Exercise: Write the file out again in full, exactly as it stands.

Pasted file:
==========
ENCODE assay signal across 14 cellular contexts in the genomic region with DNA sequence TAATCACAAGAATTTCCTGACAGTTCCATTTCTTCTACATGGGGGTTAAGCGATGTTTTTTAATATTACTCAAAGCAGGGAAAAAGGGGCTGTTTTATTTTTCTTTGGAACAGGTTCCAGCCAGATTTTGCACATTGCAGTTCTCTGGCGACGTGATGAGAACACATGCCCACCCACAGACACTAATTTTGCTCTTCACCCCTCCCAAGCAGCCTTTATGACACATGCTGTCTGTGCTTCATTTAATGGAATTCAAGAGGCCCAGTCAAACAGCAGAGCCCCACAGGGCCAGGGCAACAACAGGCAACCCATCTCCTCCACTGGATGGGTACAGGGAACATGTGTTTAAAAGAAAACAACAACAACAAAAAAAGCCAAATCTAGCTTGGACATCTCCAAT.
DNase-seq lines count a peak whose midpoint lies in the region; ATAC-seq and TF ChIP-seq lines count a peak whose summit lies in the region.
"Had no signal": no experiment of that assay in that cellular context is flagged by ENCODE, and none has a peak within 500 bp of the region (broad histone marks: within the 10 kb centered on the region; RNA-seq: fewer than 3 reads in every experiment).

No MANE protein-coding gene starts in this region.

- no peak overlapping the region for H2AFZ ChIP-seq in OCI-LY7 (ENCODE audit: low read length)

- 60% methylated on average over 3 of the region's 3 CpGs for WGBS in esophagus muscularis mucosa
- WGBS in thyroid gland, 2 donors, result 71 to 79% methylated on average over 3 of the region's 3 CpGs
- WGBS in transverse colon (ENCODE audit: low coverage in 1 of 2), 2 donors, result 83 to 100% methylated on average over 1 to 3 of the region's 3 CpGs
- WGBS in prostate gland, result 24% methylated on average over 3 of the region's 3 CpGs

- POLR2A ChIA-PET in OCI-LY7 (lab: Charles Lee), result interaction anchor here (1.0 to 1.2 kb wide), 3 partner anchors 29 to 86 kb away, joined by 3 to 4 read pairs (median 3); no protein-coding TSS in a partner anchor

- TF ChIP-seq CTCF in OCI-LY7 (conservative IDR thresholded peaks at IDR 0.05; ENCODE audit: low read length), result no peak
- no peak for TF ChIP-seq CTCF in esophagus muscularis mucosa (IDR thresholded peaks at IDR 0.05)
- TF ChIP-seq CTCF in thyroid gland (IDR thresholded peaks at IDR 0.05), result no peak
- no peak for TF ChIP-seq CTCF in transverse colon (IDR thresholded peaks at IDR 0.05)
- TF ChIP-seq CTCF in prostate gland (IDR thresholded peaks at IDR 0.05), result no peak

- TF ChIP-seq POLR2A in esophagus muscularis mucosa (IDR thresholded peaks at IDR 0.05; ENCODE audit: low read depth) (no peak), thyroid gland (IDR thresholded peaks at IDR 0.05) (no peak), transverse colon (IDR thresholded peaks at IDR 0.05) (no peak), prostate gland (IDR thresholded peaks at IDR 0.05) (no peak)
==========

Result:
ENCODE assay signal across 14 cellular contexts in the genomic region with DNA sequence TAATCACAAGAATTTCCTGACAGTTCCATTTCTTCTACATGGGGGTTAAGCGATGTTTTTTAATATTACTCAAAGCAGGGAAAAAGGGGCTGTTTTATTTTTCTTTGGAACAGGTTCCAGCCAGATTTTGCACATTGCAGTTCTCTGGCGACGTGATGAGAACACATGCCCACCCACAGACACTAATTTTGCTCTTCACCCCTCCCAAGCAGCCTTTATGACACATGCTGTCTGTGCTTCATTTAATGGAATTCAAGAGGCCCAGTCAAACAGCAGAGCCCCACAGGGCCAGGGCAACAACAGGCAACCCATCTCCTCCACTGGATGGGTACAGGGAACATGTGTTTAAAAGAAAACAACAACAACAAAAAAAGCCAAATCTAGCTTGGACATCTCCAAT.
DNase-seq lines count a peak whose midpoint lies in the region; ATAC-seq and TF ChIP-seq lines count a peak whose summit lies in the region.
"Had no signal": no experiment of that assay in that cellular context is flagged by ENCODE, and none has a peak within 500 bp of the region (broad histone marks: within the 10 kb centered on the region; RNA-seq: fewer than 3 reads in every experiment).

No MANE protein-coding gene starts in this region.

- no peak overlapping the region for H2AFZ ChIP-seq in OCI-LY7 (ENCODE audit: low read length)

- 60% methylated on average over 3 of the region's 3 CpGs for WGBS in esophagus muscularis mucosa
- WGBS in thyroid gland, 2 donors, result 71 to 79% methylated on average over 3 of the region's 3 CpGs
- WGBS in transverse colon (ENCODE audit: low coverage in 1 of 2), 2 donors, result 83 to 100% methylated on average over 1 to 3 of the region's 3 CpGs
- WGBS in prostate gland, result 24% methylated on average over 3 of the region's 3 CpGs

- POLR2A ChIA-PET in OCI-LY7 (lab: Charles Lee), result interaction anchor here (1.0 to 1.2 kb wide), 3 partner anchors 29 to 86 kb away, joined by 3 to 4 read pairs (median 3); no protein-coding TSS in a partner anchor

- TF ChIP-seq CTCF in OCI-LY7 (conservative IDR thresholded peaks at IDR 0.05; ENCODE audit: low read length), result no peak
- no peak for TF ChIP-seq CTCF in esophagus muscularis mucosa (IDR thresholded peaks at IDR 0.05)
- TF ChIP-seq CTCF in thyroid gland (IDR thresholded peaks at IDR 0.05), result no peak
- no peak for TF ChIP-seq CTCF in transverse colon (IDR thresholded peaks at IDR 0.05)
- TF ChIP-seq CTCF in prostate gland (IDR thresholded peaks at IDR 0.05), result no peak

- TF ChIP-seq POLR2A in esophagus muscularis mucosa (IDR thresholded peaks at IDR 0.05; ENCODE audit: low read depth) (no peak), thyroid gland (IDR thresholded peaks at IDR 0.05) (no peak), transverse colon (IDR thresholded peaks at IDR 0.05) (no peak), prostate gland (IDR thresholded peaks at IDR 0.05) (no peak)